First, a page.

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Re: Flat: Problems & Workarounds Sweden.
*To*: mathgroup at smc.vnet.net
*Subject*: [mg8492] Re: Flat: Problems & Workarounds Sweden.
*From*: Robert Villegas <villegas>
*Date*: Tue, 2 Sep 1997 16:15:36 -0400
*Organization*: Wolfram Research
*Sender*: owner-wri-mathgroup at wolfram.com
> This is the result from my work trying to construct a associative function.
> Assume I want a associative function h[] which treats numerical arguments
> specially. Starting from the template in Roman Maeders "Programming in
> Mathematica", 3rd ed. I define h[] as
>
> In[3]:= SetAttributes[h,{Flat,OneIdentity}]
> h[x_,y_?NumericQ] := f[y,x]
> h[x_?NumericQ,y_] := f[x,y]
> h[x_] := x
> h[] = 1
When I want an associative function h that acts as the identity on
singletons, I ditch the use of attributes like Flat and OneIdentity
and write a definition to make h self-flattening. If I want h to
recognize certain argument arrangements and re-group them, I control
this myself with additional definitions, since the pattern-matcher under
the influence of Flat might try groupings and orderings of them different
from what I want.
Here is how I recommend formulating your h:
ClearAll[h];
h[elems___] /; MemberQ[Unevaluated[{elems}], _h] :=
Flatten[Unevaluated @ h[elems], Infinity, h];
h[elems__, n_?NumberQ] := f[n, h[elems]];
h[n_?NumberQ, elems__] := f[n, h[elems]];
h[singleton_] := singleton;
h[] = 1;
This h does what you asked for the examples you cited, and its behavior
seems reasonable in related cases:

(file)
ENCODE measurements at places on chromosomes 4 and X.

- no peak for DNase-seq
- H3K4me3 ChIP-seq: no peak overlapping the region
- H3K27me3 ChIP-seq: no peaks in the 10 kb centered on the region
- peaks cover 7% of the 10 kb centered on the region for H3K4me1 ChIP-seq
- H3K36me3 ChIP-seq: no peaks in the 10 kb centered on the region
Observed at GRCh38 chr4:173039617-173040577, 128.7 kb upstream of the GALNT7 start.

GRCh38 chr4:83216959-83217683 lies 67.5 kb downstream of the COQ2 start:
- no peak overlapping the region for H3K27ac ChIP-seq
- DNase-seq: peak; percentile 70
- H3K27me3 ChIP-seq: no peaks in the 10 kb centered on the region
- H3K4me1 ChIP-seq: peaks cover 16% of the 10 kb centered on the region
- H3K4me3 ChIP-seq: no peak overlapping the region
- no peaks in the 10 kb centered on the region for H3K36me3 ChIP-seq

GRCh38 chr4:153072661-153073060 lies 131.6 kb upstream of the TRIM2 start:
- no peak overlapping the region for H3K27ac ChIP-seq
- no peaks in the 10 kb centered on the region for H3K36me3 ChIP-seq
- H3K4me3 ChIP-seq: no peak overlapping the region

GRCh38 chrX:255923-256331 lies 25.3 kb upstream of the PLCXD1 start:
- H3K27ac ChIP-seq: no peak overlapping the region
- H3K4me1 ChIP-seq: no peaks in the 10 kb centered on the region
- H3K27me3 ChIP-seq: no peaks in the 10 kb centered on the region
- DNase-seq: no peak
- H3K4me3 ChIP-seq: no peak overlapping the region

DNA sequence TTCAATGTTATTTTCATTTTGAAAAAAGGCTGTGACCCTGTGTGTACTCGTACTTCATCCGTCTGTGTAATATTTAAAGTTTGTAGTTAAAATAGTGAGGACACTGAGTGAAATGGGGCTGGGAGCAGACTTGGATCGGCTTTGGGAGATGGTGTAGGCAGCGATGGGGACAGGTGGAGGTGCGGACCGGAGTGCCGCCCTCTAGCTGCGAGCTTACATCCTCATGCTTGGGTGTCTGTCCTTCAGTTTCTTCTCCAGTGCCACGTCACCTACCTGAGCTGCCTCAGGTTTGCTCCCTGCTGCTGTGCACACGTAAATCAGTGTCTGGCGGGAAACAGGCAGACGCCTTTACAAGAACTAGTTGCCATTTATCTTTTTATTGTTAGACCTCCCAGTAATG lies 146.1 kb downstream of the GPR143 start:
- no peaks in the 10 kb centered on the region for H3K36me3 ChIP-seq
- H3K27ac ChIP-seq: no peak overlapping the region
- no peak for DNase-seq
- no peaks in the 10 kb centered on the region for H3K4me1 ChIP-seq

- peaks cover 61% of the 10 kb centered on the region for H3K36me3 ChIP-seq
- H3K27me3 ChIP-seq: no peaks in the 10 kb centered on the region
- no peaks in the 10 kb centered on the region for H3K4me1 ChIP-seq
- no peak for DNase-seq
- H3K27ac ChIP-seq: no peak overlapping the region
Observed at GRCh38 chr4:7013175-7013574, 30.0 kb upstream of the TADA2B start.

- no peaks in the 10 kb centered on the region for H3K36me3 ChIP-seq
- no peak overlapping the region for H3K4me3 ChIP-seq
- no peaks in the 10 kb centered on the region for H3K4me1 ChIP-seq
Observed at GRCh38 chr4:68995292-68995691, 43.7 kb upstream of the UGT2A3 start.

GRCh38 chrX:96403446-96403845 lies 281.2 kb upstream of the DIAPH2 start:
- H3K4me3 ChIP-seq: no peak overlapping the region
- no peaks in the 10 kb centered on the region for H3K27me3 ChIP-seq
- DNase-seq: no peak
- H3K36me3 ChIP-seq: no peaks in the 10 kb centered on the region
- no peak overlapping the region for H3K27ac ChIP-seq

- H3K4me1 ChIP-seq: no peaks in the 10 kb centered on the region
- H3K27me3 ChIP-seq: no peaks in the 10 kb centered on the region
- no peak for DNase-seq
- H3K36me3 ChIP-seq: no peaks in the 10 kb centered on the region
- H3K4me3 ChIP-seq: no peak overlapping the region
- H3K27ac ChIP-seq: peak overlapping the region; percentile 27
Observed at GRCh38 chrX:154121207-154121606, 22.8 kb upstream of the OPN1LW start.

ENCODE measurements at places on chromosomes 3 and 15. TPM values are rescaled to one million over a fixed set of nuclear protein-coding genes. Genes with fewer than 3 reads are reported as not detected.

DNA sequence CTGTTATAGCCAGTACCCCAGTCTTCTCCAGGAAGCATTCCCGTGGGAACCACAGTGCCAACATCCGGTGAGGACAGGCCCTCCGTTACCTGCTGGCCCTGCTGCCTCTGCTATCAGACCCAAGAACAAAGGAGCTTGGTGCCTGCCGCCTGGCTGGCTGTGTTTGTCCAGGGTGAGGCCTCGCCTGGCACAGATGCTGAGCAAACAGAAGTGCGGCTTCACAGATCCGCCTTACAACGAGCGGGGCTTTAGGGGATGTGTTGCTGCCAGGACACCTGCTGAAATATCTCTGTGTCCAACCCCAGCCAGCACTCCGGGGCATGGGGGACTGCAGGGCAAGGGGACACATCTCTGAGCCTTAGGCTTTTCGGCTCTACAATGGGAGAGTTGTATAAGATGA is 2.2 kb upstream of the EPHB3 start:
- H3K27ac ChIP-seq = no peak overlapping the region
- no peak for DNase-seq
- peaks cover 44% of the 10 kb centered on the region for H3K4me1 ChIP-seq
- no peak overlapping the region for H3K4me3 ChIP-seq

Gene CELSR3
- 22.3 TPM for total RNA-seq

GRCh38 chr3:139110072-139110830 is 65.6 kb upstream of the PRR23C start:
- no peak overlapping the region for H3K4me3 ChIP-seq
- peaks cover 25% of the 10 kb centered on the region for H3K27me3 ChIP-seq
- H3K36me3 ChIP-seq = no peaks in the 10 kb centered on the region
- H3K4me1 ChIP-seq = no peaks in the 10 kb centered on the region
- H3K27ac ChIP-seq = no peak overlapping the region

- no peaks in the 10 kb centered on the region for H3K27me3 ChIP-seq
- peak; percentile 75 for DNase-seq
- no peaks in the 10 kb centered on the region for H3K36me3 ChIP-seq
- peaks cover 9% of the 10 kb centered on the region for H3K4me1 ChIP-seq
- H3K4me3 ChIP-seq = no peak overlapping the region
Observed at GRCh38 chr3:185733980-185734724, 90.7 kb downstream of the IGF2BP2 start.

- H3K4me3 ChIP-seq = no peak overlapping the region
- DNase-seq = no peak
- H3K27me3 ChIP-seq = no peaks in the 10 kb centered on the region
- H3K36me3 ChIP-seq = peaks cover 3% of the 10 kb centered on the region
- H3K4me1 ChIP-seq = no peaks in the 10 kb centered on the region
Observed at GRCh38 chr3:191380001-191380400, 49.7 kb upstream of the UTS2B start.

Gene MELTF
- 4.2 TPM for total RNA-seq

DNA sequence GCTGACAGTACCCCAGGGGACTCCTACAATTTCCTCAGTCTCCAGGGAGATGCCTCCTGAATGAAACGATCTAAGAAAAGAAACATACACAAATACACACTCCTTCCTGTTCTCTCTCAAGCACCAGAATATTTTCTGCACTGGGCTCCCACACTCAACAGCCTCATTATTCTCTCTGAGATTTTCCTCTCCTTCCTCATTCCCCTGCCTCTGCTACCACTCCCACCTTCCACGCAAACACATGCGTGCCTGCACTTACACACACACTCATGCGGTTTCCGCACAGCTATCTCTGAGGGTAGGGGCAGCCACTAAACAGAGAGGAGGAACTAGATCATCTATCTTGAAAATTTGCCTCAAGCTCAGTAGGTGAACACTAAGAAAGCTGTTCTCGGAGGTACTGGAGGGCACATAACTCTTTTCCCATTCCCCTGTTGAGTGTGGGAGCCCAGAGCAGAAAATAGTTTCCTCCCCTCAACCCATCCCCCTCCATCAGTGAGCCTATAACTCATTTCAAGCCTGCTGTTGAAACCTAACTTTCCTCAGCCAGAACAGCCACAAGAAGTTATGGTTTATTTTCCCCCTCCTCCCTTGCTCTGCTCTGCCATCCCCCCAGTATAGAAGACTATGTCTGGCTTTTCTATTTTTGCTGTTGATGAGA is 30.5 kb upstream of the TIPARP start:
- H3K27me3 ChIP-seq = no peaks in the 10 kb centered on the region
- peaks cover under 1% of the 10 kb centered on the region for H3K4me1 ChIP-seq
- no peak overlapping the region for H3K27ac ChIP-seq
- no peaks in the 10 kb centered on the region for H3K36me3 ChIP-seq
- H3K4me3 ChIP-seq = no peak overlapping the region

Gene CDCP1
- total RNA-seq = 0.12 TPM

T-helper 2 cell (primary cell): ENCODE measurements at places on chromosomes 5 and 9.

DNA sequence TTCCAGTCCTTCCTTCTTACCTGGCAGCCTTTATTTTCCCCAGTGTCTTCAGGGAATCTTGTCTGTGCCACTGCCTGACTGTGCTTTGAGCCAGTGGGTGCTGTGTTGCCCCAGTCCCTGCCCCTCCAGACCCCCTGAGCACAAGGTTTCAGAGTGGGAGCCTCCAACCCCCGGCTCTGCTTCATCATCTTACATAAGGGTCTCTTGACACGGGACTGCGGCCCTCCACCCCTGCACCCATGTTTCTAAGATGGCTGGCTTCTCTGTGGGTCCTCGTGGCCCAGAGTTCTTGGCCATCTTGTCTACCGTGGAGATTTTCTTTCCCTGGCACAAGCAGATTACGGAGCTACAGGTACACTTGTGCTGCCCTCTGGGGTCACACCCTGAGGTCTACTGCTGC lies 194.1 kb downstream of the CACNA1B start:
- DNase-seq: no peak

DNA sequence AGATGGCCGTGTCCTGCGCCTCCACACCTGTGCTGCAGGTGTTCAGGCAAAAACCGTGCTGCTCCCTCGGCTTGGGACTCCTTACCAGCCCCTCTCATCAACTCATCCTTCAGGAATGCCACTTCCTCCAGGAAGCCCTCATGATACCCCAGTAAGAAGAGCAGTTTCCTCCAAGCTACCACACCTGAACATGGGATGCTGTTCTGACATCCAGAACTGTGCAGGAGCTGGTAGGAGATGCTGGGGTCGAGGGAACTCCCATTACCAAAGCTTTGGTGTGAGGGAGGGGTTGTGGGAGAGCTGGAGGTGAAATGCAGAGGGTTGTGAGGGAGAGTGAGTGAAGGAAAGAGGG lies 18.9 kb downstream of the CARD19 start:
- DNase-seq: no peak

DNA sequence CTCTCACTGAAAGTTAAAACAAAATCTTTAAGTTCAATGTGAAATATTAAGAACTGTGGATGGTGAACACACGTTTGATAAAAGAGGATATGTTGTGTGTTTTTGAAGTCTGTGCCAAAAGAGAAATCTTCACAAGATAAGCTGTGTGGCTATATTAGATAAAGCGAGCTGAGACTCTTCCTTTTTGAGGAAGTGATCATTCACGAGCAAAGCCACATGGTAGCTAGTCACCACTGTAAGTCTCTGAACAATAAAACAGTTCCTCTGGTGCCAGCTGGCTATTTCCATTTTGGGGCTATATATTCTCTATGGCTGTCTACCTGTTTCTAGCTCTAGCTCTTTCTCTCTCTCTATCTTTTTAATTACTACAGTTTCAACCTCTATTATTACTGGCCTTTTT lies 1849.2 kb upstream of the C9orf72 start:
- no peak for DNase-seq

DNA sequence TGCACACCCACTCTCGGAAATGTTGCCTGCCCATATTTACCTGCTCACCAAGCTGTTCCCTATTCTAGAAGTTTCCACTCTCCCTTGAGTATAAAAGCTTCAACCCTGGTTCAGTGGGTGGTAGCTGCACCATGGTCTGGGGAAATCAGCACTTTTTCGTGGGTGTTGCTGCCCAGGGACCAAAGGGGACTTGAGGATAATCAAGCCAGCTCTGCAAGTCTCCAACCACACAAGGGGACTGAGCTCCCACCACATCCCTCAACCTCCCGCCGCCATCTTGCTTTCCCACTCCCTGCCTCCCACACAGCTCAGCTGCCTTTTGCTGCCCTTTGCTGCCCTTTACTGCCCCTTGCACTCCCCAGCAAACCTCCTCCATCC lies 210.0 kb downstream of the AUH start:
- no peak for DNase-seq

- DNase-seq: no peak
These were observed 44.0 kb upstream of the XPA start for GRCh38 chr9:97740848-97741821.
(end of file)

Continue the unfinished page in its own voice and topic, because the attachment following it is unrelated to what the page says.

In[37]:=
{h[], h[1], h[a], h[1, a], h[a, 1], h[a, b], h[2, a, 3], h[2, 3, a],
h[a, 2, 3]}
Out[37]=
{1, 1, a, f[1, a], f[1, a], h[a, b], f[3, f[2, a]], f[2, f[3, a]],
f[3, f[2, a]]}
Your function isn't precisely specified, so this may not be exactly what
you want, but it shouldn't be difficult to modify this to do something a
bit different.
The key definition in h was the following
h[elems___] /; MemberQ[Unevaluated[{elems}], _h] :=
Flatten[Unevaluated @ h[elems], Infinity, h]
which canonicalizes the arguments of h so that other definitions have the
luxury of knowing that none of h's arguments have head h. From there, make
a list of the precise arrangements you want to recognize and re-group, e.g.
(1) A bunch of arguments followed by a final NumericQ argument
(2) An initial NumericQ argument followed by a bunch of arguments
then add the definitions for these.
It is occasionally necessary to use HoldPattern on the left-hand sides of
rules, or to notice the automatic ordering of rules, but not usually.
Robby Villegas
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